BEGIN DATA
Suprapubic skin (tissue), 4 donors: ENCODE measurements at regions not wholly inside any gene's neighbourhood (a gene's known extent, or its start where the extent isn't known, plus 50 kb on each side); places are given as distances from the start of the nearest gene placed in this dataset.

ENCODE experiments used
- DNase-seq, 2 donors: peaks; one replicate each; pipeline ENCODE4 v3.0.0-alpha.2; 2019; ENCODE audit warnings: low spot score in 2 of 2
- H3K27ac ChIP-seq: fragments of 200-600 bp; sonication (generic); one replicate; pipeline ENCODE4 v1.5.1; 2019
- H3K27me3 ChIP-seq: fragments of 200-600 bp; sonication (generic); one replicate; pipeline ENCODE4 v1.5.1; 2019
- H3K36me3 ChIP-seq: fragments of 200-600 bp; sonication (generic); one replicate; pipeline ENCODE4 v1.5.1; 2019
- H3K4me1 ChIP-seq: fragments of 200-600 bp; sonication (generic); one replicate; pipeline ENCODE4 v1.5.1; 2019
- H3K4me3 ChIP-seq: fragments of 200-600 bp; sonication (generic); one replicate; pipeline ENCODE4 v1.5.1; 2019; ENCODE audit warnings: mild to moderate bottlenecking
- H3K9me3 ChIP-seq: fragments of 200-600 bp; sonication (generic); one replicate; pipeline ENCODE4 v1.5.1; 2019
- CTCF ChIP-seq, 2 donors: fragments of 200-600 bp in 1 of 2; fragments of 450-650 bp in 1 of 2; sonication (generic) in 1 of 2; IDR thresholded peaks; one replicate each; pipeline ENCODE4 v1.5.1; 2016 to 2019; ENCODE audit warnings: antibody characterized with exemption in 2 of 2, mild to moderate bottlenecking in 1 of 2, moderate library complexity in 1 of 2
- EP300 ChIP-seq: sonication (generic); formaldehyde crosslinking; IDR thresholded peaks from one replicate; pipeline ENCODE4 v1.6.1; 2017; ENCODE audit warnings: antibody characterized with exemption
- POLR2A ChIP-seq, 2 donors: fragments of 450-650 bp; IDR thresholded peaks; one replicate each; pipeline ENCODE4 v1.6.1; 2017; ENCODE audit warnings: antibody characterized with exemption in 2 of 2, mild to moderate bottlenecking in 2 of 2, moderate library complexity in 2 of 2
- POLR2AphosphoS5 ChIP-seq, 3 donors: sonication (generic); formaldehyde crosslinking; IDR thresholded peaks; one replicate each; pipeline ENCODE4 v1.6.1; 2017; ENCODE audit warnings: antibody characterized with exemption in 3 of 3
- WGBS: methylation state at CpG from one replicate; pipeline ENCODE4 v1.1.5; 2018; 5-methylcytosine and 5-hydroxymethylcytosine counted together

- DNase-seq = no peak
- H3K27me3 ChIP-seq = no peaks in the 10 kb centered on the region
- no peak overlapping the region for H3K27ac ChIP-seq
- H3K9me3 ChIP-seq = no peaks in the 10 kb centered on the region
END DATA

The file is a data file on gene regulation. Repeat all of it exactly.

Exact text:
Suprapubic skin (tissue), 4 donors: ENCODE measurements at regions not wholly inside any gene's neighbourhood (a gene's known extent, or its start where the extent isn't known, plus 50 kb on each side); places are given as distances from the start of the nearest gene placed in this dataset.

ENCODE experiments used
- DNase-seq, 2 donors: peaks; one replicate each; pipeline ENCODE4 v3.0.0-alpha.2; 2019; ENCODE audit warnings: low spot score in 2 of 2
- H3K27ac ChIP-seq: fragments of 200-600 bp; sonication (generic); one replicate; pipeline ENCODE4 v1.5.1; 2019
- H3K27me3 ChIP-seq: fragments of 200-600 bp; sonication (generic); one replicate; pipeline ENCODE4 v1.5.1; 2019
- H3K36me3 ChIP-seq: fragments of 200-600 bp; sonication (generic); one replicate; pipeline ENCODE4 v1.5.1; 2019
- H3K4me1 ChIP-seq: fragments of 200-600 bp; sonication (generic); one replicate; pipeline ENCODE4 v1.5.1; 2019
- H3K4me3 ChIP-seq: fragments of 200-600 bp; sonication (generic); one replicate; pipeline ENCODE4 v1.5.1; 2019; ENCODE audit warnings: mild to moderate bottlenecking
- H3K9me3 ChIP-seq: fragments of 200-600 bp; sonication (generic); one replicate; pipeline ENCODE4 v1.5.1; 2019
- CTCF ChIP-seq, 2 donors: fragments of 200-600 bp in 1 of 2; fragments of 450-650 bp in 1 of 2; sonication (generic) in 1 of 2; IDR thresholded peaks; one replicate each; pipeline ENCODE4 v1.5.1; 2016 to 2019; ENCODE audit warnings: antibody characterized with exemption in 2 of 2, mild to moderate bottlenecking in 1 of 2, moderate library complexity in 1 of 2
- EP300 ChIP-seq: sonication (generic); formaldehyde crosslinking; IDR thresholded peaks from one replicate; pipeline ENCODE4 v1.6.1; 2017; ENCODE audit warnings: antibody characterized with exemption
- POLR2A ChIP-seq, 2 donors: fragments of 450-650 bp; IDR thresholded peaks; one replicate each; pipeline ENCODE4 v1.6.1; 2017; ENCODE audit warnings: antibody characterized with exemption in 2 of 2, mild to moderate bottlenecking in 2 of 2, moderate library complexity in 2 of 2
- POLR2AphosphoS5 ChIP-seq, 3 donors: sonication (generic); formaldehyde crosslinking; IDR thresholded peaks; one replicate each; pipeline ENCODE4 v1.6.1; 2017; ENCODE audit warnings: antibody characterized with exemption in 3 of 3
- WGBS: methylation state at CpG from one replicate; pipeline ENCODE4 v1.1.5; 2018; 5-methylcytosine and 5-hydroxymethylcytosine counted together

- DNase-seq = no peak
- H3K27me3 ChIP-seq = no peaks in the 10 kb centered on the region
- no peak overlapping the region for H3K27ac ChIP-seq
- H3K9me3 ChIP-seq = no peaks in the 10 kb centered on the region